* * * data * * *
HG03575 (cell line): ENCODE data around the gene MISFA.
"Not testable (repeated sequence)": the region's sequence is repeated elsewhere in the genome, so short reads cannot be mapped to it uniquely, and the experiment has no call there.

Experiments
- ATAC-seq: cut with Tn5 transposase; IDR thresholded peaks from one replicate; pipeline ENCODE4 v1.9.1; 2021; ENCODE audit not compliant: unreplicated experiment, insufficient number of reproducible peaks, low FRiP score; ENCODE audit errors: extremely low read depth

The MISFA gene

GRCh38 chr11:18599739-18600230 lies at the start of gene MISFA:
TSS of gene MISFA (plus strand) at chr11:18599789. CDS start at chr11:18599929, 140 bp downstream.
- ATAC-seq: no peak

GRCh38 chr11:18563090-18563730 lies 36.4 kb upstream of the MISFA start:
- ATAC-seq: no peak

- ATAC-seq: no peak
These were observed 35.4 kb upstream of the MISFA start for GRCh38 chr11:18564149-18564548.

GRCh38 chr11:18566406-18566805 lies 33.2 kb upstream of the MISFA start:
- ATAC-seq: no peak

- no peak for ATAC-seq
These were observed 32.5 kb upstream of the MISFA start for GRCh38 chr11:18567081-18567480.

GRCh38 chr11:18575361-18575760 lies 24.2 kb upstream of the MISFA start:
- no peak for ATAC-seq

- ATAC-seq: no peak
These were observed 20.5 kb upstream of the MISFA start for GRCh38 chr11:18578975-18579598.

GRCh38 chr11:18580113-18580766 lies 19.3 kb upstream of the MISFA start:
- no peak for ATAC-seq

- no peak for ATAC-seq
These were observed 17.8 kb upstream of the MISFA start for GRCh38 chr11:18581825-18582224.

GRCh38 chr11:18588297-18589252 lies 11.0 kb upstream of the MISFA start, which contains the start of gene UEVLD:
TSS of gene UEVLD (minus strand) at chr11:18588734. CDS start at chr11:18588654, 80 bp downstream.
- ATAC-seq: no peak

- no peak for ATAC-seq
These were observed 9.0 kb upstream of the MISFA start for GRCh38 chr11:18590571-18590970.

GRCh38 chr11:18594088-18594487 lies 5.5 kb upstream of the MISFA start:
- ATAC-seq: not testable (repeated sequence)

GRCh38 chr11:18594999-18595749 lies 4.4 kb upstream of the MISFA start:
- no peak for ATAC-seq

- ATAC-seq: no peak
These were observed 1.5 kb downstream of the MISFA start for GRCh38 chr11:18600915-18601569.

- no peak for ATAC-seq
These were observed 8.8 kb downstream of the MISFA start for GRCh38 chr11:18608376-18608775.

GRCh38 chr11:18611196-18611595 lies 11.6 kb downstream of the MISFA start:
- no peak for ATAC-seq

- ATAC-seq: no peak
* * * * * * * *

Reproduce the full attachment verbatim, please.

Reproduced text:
HG03575 (cell line): ENCODE data around the gene MISFA.
"Not testable (repeated sequence)": the region's sequence is repeated elsewhere in the genome, so short reads cannot be mapped to it uniquely, and the experiment has no call there.

Experiments
- ATAC-seq: cut with Tn5 transposase; IDR thresholded peaks from one replicate; pipeline ENCODE4 v1.9.1; 2021; ENCODE audit not compliant: unreplicated experiment, insufficient number of reproducible peaks, low FRiP score; ENCODE audit errors: extremely low read depth

The MISFA gene

GRCh38 chr11:18599739-18600230 lies at the start of gene MISFA:
TSS of gene MISFA (plus strand) at chr11:18599789. CDS start at chr11:18599929, 140 bp downstream.
- ATAC-seq: no peak

GRCh38 chr11:18563090-18563730 lies 36.4 kb upstream of the MISFA start:
- ATAC-seq: no peak

- ATAC-seq: no peak
These were observed 35.4 kb upstream of the MISFA start for GRCh38 chr11:18564149-18564548.

GRCh38 chr11:18566406-18566805 lies 33.2 kb upstream of the MISFA start:
- ATAC-seq: no peak

- no peak for ATAC-seq
These were observed 32.5 kb upstream of the MISFA start for GRCh38 chr11:18567081-18567480.

GRCh38 chr11:18575361-18575760 lies 24.2 kb upstream of the MISFA start:
- no peak for ATAC-seq

- ATAC-seq: no peak
These were observed 20.5 kb upstream of the MISFA start for GRCh38 chr11:18578975-18579598.

GRCh38 chr11:18580113-18580766 lies 19.3 kb upstream of the MISFA start:
- no peak for ATAC-seq

- no peak for ATAC-seq
These were observed 17.8 kb upstream of the MISFA start for GRCh38 chr11:18581825-18582224.

GRCh38 chr11:18588297-18589252 lies 11.0 kb upstream of the MISFA start, which contains the start of gene UEVLD:
TSS of gene UEVLD (minus strand) at chr11:18588734. CDS start at chr11:18588654, 80 bp downstream.
- ATAC-seq: no peak

- no peak for ATAC-seq
These were observed 9.0 kb upstream of the MISFA start for GRCh38 chr11:18590571-18590970.

GRCh38 chr11:18594088-18594487 lies 5.5 kb upstream of the MISFA start:
- ATAC-seq: not testable (repeated sequence)

GRCh38 chr11:18594999-18595749 lies 4.4 kb upstream of the MISFA start:
- no peak for ATAC-seq

- ATAC-seq: no peak
These were observed 1.5 kb downstream of the MISFA start for GRCh38 chr11:18600915-18601569.

- no peak for ATAC-seq
These were observed 8.8 kb downstream of the MISFA start for GRCh38 chr11:18608376-18608775.

GRCh38 chr11:18611196-18611595 lies 11.6 kb downstream of the MISFA start:
- no peak for ATAC-seq

- ATAC-seq: no peak